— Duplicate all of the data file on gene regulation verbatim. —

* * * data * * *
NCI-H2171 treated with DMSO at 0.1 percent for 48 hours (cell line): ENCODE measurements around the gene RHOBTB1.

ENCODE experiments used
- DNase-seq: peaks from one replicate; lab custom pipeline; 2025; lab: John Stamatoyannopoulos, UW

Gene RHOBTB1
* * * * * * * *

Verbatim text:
NCI-H2171 treated with DMSO at 0.1 percent for 48 hours (cell line): ENCODE measurements around the gene RHOBTB1.

ENCODE experiments used
- DNase-seq: peaks from one replicate; lab custom pipeline; 2025; lab: John Stamatoyannopoulos, UW

Gene RHOBTB1